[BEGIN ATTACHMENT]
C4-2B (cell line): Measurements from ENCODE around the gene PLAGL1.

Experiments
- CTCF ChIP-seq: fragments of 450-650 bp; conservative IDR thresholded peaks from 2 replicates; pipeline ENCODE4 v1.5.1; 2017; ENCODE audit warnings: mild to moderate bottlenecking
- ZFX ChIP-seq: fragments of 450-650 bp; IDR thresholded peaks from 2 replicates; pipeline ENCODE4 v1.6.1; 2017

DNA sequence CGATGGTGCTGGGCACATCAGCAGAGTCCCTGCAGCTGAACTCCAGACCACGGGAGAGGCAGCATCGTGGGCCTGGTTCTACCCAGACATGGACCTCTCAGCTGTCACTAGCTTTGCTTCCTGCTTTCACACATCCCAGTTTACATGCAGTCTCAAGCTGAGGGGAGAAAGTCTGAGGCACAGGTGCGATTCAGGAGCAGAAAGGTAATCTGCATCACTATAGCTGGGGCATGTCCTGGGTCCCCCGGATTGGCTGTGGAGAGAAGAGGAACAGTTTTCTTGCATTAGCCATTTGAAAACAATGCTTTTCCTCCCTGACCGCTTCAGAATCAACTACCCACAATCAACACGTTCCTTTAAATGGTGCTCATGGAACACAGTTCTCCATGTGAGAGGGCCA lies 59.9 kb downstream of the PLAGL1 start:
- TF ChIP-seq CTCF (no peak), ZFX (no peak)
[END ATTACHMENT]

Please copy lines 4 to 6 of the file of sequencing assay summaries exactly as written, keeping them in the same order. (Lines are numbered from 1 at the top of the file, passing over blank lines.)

- ZFX ChIP-seq: fragments of 450-650 bp; IDR thresholded peaks from 2 replicates; pipeline ENCODE4 v1.6.1; 2017

DNA sequence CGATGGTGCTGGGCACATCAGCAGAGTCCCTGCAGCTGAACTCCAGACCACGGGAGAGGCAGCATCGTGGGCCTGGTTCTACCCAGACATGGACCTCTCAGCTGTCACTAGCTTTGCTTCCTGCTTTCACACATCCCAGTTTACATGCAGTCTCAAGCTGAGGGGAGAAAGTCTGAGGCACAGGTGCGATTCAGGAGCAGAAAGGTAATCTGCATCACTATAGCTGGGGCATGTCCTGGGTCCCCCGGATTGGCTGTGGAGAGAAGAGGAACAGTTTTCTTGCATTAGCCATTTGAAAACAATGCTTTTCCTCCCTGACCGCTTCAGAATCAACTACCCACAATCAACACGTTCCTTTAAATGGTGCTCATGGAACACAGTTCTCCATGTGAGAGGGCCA lies 59.9 kb downstream of the PLAGL1 start:
- TF ChIP-seq CTCF (no peak), ZFX (no peak)